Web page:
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The Evolution of Network Engineering Exams

Let’s talk about certifications!

It can take years earning networking certifications, and like many of you, our Arista and SDN Pros Training team has also spent countless hours preparing for and taking network engineering exams. A quick count has shown that our team has accumulated over 107 certifications across 8 different vendors.

A brief history of networking certifications

Having recently spoken to our CTO and Senior Instructor, Elan Beer gives us an important look at the essential evolution of networking exams.

Historically, network engineering exams were, and still are, multiple choice exams. Over the years those exams became more and more detached from the courses which professed to help you prepare. In the mid 2000s, many vendors decided that those developing exams would not be allowed to see the courses to ensure that the courses did not bias the content of the questions. However, that also meant the courses no longer had relevance to the exams. At that time, exams were also developed by “Exam Developers” rather than technical experts, causing this style of  certification exams to lose a great deal of prestige, cohesion, accuracy, and relevance.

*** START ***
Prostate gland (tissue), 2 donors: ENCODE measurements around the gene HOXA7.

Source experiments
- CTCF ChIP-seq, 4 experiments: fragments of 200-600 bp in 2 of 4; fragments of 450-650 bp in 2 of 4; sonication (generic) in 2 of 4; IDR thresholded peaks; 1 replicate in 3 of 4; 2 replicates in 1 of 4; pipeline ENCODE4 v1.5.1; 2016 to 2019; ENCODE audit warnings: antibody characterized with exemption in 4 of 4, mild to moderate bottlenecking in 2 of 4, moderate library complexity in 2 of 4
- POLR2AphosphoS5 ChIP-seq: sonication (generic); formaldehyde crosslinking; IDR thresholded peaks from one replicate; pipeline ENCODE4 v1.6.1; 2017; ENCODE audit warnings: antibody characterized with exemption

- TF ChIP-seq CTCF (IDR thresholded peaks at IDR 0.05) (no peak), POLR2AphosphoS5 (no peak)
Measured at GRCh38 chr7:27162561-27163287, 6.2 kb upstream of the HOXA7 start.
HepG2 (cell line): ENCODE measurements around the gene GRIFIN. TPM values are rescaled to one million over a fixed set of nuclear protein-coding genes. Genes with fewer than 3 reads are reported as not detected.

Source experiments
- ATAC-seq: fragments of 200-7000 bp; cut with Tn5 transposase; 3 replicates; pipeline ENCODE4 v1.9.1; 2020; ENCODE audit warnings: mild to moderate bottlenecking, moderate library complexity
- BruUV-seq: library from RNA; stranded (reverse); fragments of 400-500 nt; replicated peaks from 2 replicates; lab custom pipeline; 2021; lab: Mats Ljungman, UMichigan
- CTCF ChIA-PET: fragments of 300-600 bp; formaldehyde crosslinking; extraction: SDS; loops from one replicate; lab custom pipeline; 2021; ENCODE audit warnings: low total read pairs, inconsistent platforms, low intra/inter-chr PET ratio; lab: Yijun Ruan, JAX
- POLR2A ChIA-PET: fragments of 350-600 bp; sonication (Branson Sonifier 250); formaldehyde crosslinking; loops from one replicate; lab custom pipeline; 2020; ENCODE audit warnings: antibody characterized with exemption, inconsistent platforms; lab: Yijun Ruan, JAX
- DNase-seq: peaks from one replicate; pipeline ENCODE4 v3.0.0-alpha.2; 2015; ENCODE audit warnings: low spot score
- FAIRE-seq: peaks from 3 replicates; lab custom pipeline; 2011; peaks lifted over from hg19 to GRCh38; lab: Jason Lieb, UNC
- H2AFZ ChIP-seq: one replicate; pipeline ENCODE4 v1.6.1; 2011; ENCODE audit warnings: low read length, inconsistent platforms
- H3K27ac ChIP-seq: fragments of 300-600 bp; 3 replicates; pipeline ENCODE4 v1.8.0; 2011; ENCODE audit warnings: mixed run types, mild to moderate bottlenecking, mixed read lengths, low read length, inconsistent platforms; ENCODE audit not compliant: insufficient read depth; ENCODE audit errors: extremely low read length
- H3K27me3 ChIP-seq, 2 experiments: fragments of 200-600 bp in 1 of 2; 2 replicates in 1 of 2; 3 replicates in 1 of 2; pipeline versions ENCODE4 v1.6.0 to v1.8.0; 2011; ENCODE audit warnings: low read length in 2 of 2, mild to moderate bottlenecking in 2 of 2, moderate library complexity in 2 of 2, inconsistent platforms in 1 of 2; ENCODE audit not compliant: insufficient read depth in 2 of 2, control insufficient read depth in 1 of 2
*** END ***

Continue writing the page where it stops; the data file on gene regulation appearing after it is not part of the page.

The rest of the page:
Multiple choice exams encouraged candidates to memorize facts that would never be used in most of the networks they would ever see. They also became technically inaccurate and filled with procedural errors.

Arista exams have now become the pinnacle of exam evolution. None of the exams are multiple choice, and none of the exams asks you to memorize trivial facts. All exams are practical, and open book; this requires candidates to actually understand concepts, content, and be able to prove their knowledge. This is how exams should have been all along.

Like everything IT, exams have certainly come a long way. Some of our seasoned engineers reminisce about past experiences!